The animation as a whole is also very strong, but it is let down by certain inconsistencies that don’t make sense within the logic of the universe shown in The LEGO Movie. In the former, water was made out of bricks; here, it’s real water. The LEGO Movie was revealed to have been taking place in the imagination of a young kid called Finn, yet there’s no hints of whether this takes place within the boy’s imagination in The LEGO Batman Movie. There’s also strangely no mention of Wyldstyle – surprising given that she was previously Batman’s girlfriend. There are lots of hints at Batman being in love with Barbara but nobody brings Wyldstyle up once.
There’s also a sequence of Batman on his own in Wayne Manor/the Batcave towards the beginning of the film that goes on for way too long. I get the point was to emphasise Batman’s loneliness but the sequence could have easily been cut down without it losing any of its meaning. The scene where Batman is waiting for the lobster to finish in the microwave in particular could have been a few seconds longer, as could Batman eating the lobster in the Batcave.
These aren’t movie-destroying complaints, but they do mean the film is a four star movie rather than a five star like The LEGO Movie. One thing that this film does as well as that film is the voice cast. The voices are perfectly suited to their characters, especially (no surprise here) Will Arnett as Batman. Will Arnett again shows that he is the perfect choice for the LEGO version of Batman and provides many of the film’s funniest moments; one of my favourite gags was Batman taking credit for the Michael Jackson song Man In The Mirror. Who knew Michael Jackson could be so cruel as to plagiarise Batman.
Possibly the stand-out star other than Will Arnett’s Batman has to be Ralph Fiennes’ Alfred. Ralph Fiennes is a natural fit for LEGO Alfred; he’s exactly the kind of caring, father-like figure Batman’s butler should be and has a certain calm tone to his voice that works wonders for the LEGO version of the character. I don’t think there’s going to be a LEGO Alfred Movie anytime soon but it would be fun to at least see him appear in The LEGO Movie’s sequel. I have a feeling if any character crosses from The LEGO Batman Movie into the main movie it’ll be Michael Cera’s Robin though. Michael Cera does a good job with Robin, capturing the childlike innocence of this take on the character well. This Robin is one of those annoying kids you try your best to avoid at Secondary School, but at the same time you can’t help but like for his natural quirks. Michael Cera’s Robin has a boyish enthusiasm that is impossible not to love, miles away from the older, more grown-up and (in comparison) rather stiff Robin of the LEGO Batman games.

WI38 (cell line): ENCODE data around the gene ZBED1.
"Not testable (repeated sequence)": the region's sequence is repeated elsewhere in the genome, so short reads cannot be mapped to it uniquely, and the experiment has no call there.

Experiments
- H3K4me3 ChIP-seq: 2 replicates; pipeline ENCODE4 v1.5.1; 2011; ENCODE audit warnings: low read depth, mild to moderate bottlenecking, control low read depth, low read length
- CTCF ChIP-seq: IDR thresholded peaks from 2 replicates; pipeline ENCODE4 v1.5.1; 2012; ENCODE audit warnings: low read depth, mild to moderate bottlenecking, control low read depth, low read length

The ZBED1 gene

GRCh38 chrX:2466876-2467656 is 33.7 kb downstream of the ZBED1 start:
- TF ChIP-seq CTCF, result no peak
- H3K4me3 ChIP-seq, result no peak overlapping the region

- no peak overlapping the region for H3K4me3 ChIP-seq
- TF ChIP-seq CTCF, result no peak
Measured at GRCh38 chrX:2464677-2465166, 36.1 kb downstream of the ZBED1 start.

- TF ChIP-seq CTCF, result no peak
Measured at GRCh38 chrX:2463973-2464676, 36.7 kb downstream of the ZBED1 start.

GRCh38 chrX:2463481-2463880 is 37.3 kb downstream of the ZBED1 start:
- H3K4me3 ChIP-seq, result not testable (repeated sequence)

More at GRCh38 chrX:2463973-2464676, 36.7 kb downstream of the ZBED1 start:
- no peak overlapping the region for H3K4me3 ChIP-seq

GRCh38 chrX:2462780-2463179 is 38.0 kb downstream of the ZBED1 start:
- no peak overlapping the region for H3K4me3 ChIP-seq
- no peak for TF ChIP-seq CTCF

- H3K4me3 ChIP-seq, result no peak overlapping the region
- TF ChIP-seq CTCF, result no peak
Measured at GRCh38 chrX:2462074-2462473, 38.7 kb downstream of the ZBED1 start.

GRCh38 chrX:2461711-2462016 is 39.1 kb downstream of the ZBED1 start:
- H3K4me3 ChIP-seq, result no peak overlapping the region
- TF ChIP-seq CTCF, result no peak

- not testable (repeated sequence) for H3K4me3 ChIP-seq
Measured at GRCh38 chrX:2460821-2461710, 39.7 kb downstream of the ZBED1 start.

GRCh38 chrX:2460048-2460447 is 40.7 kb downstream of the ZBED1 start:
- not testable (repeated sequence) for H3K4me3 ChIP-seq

Rosario Dawson is okay as Barbara Gordon. Her voice acting panders more to the kids than Will Arnett’s, Michael Cera’s or Ralph Fiennes. She’s not quite as bad as I feared judging from the trailer for the LEGO Dimensions Story Pack, but it’s still like she’s in the ‘This is a kid’s movie’ state of mind.
Overall, The LEGO Batman Movie may not be as good as The LEGO Movie but it is still a very entertaining animated movie in its own right. There’s lots of geeky references to enjoy among the madcap mayhem, and the voice acting is very strong. There are however some inconsistencies with the logic of The LEGO Movie’s world and the sequence of LEGO Batman on his own near the film’s beginning goes on for a little too long. This doesn’t hinder the enjoyment that The LEGO Batman Movie provides however, especially compared to some animated movies that cater a bit too heavily for the kids. If anything, it caters more for geeks than it does children – and it definitely doesn’t contain pro-gay propaganda. So what if it did?
- Moral messages don't feel forced
- The relationship between Batman and The Joker is spot on
- Lots of geeky references
- Strong animation
- Strong voice cast
- Brilliant comedy
- Very entertaining narrative
- Inconsistent with the logic of The LEGO Movie
- Rosario Dawson panders too much to the kids
- The sequence of Batman on his own in Wayne Manor/the Batcave is way too long